Operative laparoscopy

This describes a number of procedures performed by keyhole surgery. Common indications for operative laparoscopy are the presence of pelvic pain, endometriosis or ovarian cysts detected on ultrasound scan.

Keyhole surgery involves the use of small cuts in the abdomen (usually no more than 4) which allows laparoscopic instruments to be introduced to perform the surgery.

All of these cuts are closed at the end of the operation with dissolvable stitches.
Laparoscopy is performed under general anaesthetic. A camera is introduced through a small cut in the bellybutton. Following this, 2-3 small cuts are made in the lower part of the abdomen.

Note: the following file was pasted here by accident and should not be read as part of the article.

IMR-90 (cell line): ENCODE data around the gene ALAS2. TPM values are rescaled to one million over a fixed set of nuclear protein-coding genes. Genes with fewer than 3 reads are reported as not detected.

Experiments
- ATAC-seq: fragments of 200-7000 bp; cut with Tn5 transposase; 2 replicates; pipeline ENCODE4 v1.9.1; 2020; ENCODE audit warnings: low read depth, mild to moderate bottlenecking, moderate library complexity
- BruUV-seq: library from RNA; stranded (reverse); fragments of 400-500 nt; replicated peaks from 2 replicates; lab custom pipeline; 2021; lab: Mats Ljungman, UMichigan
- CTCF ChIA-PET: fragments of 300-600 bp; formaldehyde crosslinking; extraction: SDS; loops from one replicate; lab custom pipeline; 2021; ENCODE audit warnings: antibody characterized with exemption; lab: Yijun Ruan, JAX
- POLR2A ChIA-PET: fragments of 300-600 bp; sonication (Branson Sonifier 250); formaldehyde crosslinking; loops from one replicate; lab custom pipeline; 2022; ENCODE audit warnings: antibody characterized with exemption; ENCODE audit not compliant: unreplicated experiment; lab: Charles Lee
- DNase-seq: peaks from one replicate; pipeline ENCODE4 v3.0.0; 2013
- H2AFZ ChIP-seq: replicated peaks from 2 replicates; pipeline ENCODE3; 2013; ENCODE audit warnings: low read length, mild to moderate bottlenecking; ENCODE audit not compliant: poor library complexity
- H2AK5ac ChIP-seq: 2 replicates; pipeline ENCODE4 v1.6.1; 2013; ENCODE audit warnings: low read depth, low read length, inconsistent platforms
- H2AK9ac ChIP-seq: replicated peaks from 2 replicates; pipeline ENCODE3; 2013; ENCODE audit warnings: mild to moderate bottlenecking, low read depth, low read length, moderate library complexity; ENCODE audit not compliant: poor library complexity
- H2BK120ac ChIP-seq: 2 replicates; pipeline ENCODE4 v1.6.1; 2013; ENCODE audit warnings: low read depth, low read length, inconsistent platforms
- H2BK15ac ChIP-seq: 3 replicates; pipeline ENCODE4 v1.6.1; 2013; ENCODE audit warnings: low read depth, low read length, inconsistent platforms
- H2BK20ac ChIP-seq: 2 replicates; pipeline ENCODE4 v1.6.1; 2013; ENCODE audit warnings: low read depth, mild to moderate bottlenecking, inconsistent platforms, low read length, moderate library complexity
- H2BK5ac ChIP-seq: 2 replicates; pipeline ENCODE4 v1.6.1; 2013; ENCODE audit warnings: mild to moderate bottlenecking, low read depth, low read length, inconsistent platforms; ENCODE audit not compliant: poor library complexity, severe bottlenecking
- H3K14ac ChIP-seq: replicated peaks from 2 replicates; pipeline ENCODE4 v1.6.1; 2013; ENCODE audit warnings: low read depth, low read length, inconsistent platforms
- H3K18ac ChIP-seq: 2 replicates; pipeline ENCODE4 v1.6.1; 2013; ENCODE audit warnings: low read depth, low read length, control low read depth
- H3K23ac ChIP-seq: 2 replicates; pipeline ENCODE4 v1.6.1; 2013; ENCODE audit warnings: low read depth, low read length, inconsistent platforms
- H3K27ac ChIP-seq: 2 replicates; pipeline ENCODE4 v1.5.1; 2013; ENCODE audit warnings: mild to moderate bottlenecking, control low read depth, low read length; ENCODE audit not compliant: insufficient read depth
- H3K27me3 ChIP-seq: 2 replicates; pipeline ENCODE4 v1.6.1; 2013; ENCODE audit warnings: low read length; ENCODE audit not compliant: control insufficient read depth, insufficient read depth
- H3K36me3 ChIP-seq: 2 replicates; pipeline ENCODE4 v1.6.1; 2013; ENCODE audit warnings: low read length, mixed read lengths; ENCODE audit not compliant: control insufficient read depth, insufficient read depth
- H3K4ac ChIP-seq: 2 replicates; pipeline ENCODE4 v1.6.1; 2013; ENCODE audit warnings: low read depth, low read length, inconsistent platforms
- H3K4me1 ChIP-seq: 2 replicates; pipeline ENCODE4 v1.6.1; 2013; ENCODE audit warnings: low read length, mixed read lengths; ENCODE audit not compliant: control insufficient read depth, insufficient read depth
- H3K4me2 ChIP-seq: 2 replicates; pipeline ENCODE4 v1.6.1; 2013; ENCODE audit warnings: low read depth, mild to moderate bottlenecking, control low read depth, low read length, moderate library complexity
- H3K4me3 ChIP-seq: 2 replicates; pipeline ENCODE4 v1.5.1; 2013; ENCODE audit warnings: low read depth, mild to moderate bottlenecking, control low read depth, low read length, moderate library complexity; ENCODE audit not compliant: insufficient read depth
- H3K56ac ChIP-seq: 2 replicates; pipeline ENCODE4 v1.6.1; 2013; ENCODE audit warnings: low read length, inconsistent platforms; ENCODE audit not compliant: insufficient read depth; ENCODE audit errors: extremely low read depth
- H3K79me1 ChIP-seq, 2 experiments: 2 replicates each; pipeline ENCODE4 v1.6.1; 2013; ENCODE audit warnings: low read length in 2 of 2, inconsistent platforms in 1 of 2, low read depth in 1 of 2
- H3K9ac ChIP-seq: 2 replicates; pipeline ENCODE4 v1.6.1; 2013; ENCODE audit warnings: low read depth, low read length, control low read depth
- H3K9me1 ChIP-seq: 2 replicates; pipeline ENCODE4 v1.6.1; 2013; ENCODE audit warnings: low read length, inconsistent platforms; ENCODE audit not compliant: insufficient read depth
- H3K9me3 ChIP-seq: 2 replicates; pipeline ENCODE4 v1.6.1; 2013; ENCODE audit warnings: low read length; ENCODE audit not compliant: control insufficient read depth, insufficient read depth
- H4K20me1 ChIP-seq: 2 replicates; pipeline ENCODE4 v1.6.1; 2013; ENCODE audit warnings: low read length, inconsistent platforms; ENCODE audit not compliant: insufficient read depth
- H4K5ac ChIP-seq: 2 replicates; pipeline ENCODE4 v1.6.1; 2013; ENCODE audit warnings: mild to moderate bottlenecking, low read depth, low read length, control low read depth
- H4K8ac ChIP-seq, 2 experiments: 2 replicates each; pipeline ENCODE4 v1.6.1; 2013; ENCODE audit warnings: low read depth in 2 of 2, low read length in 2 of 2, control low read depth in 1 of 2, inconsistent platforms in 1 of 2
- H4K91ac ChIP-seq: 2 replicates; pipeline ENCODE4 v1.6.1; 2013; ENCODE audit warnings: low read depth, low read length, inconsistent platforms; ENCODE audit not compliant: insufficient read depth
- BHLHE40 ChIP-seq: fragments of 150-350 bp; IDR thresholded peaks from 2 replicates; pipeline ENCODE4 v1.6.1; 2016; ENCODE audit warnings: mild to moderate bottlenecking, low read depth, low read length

This allows the surgery to be performed. It is anticipated that you will stay in hospital only for one night and you will be off work for up to four weeks.

Mr Webster will see you in his follow up clinic 4-6 weeks after surgery.
Any operation carries a risk of bleeding, infection and thrombosis. Special precautions will be taken to try to prevent these.

Specific complications relating to laparoscopic surgery are injury to bowel, bladder, big blood vessels and the tube linking the kidney to the bladder called the ureter. The risk of complications is in the order of 1-2 in 100.

You are in good hands....